Medical Records Retrieval for Physicians
The Health Insurance Portability and Accountability Act (HIPAA), which was passed by Congress in 1996, specifies who can access or retrieve a patient’s medical records. This law set limits on the use and release of medical records, and established a series of privacy standards for health care providers. A provider’s security and privacy obligations under HIPAA are fundamentally unchanged by transitioning to an EMR system, but may require adjustments in practice.
While the health care provider owns a patient’s medical records, the patient has a right to access and ask for copies of the original medical record. Providers may not charge patients for locating and providing access to these files, but may charge “reasonable fees” for making copies, if so requested. The limits of “reasonable fees” are set by state law and vary widely. HIPAA does not prohibit charging attorneys or insurers a search and retrieval fee in addition to any copying fees.
Note that HIPAA requires medical records to be retained by a provider for at least six years after either the later of the date of creation or the date when last in effect.
In addition to specifying access rights for patients and limiting fees they may be charged, HIPAA also limits disclosure or release of patient medical records to third parties without patient authorization.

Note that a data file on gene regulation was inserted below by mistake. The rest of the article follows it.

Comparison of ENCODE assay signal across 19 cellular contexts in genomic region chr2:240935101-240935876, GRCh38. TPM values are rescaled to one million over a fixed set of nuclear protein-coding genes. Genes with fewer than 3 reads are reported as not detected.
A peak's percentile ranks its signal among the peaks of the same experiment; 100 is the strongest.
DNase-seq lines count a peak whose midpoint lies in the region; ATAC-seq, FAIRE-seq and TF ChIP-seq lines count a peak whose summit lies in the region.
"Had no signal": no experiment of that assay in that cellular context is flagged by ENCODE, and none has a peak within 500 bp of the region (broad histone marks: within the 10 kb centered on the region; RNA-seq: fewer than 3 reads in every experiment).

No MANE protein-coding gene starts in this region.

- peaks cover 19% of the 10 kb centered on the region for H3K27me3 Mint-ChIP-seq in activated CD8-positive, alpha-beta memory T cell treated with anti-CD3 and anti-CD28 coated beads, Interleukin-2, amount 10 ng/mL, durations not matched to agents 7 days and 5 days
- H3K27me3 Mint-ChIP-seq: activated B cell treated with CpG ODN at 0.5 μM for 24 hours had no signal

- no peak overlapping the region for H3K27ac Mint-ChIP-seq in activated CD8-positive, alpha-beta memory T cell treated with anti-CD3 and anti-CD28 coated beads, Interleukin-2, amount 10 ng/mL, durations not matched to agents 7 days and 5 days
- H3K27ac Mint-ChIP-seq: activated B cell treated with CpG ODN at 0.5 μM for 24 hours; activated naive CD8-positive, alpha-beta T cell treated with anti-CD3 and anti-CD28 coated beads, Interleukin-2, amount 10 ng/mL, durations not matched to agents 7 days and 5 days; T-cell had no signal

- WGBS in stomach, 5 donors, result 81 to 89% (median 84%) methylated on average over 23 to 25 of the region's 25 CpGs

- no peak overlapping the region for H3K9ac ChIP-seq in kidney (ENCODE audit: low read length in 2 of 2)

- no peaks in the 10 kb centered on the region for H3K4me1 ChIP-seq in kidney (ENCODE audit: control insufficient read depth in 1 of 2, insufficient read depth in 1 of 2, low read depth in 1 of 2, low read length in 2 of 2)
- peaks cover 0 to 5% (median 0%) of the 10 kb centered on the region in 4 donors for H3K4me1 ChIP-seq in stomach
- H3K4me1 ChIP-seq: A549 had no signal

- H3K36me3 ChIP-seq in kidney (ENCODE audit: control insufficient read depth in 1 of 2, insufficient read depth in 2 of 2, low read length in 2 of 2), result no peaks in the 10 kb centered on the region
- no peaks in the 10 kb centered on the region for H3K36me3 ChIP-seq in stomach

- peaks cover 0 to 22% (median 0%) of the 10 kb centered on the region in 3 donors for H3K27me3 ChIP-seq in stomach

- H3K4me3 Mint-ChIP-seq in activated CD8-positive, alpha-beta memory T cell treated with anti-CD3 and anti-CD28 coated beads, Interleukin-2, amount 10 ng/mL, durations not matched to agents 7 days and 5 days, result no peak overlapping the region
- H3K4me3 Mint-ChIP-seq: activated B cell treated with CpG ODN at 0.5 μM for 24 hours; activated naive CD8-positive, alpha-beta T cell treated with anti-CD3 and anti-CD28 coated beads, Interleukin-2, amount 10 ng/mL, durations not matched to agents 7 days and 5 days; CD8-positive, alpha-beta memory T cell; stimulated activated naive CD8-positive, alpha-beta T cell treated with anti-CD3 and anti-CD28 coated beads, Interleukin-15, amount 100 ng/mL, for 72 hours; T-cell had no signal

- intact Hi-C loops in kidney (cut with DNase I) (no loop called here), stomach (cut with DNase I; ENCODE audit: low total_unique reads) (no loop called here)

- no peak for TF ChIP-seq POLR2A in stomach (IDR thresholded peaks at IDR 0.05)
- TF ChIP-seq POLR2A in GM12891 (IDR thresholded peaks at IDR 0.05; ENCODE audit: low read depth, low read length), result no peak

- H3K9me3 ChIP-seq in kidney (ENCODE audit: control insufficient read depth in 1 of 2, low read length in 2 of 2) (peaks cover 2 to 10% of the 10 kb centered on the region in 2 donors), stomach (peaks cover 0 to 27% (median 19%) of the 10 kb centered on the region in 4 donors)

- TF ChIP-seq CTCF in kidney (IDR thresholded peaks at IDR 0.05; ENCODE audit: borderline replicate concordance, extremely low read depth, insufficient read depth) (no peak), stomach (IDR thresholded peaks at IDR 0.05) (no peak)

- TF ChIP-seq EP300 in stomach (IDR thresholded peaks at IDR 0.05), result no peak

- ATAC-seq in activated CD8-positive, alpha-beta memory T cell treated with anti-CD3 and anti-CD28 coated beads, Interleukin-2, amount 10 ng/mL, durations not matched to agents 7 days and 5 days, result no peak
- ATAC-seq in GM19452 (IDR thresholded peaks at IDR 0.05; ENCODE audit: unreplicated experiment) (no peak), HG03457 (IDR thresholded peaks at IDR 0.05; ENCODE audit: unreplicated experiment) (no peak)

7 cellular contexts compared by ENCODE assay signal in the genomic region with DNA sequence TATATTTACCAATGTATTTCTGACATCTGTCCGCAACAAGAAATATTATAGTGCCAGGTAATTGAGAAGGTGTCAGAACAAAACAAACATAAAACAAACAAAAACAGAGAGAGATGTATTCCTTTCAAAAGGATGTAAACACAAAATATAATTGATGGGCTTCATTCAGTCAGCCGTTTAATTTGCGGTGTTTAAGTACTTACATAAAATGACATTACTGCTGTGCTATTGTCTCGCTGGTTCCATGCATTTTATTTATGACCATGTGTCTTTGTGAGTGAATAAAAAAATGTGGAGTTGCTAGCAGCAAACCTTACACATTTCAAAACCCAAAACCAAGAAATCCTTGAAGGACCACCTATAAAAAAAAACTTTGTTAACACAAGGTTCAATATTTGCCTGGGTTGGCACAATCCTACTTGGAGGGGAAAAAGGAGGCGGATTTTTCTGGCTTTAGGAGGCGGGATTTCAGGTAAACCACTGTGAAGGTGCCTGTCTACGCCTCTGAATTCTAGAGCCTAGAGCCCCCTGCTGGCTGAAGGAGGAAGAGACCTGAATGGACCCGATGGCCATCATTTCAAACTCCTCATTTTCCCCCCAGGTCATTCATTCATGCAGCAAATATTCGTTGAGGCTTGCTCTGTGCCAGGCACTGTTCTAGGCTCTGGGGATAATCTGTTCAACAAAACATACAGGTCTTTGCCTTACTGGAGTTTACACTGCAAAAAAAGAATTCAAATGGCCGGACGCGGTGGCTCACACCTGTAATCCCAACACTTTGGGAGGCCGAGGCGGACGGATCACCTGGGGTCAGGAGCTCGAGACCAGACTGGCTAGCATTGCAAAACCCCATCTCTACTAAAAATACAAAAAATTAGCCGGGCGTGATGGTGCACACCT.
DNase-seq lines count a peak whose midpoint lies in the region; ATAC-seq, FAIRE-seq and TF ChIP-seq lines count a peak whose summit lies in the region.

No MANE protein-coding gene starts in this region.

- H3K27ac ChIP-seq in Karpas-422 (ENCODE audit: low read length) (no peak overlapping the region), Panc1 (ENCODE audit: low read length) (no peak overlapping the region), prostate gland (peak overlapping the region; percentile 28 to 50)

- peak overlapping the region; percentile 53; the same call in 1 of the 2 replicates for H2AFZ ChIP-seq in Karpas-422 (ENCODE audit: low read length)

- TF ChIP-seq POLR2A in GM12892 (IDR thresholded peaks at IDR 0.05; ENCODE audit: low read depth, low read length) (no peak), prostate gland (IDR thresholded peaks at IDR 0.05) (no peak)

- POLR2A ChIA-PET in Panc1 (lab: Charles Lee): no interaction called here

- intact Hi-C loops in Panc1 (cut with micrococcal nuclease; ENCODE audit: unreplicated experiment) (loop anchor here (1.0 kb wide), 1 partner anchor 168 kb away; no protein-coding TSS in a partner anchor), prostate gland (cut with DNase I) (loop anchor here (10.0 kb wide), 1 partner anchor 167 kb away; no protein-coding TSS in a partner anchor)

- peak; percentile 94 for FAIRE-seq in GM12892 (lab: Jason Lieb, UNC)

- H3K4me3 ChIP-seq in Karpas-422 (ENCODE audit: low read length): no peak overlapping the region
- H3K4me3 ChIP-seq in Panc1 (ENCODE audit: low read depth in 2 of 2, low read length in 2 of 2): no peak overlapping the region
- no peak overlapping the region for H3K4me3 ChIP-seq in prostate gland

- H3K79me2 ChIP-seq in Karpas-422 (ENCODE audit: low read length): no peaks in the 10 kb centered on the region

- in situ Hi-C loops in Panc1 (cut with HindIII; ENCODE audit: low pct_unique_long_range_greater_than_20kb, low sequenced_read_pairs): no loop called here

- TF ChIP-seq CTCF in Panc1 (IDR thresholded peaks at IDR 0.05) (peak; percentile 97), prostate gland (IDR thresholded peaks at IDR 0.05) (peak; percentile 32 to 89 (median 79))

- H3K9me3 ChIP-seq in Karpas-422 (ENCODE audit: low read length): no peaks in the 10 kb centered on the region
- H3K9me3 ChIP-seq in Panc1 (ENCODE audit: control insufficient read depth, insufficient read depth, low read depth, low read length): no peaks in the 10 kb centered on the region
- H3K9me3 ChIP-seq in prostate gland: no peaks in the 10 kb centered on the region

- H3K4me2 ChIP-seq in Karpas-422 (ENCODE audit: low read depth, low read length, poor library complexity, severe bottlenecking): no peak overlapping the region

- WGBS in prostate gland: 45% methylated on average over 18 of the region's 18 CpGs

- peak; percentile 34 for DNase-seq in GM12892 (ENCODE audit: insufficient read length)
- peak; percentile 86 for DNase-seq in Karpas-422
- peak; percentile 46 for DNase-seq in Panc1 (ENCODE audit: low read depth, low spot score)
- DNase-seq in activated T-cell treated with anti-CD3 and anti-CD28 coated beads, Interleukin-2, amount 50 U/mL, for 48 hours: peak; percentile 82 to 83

This is a complex area, but in general patient medical information may be shared for the purposes of treatment, payment, and health care operation without patient authorization.
In the case of other providers who are covered entities, patient authorization is also not required for disclosure to another health care provider for patient treatment or payment. Patient authorization is not required for health care operations if the receiving party also has a relationship with the patient and the information disclosed is used for performing care quality assessment, performance review or training, or for fraud detection.
There are other situations, such as receiving a subpoena from a court, where patient authorization may not be needed, but in many cases the patient must be informed and given the opportunity to legally object to the subpoena or court order prior to the release of information.
HIPAA requires medical records to be retained by a provider for at least six years after either the later of the date of creation or the date when last in effect.
Providers may not charge patients for retrieving and making medical records available. They may charge reasonable fees for copies, and limits on these fees are set at the state level.
Providers may charge fees to attorneys and others who legally request file retrieval in addition to cost of making copies.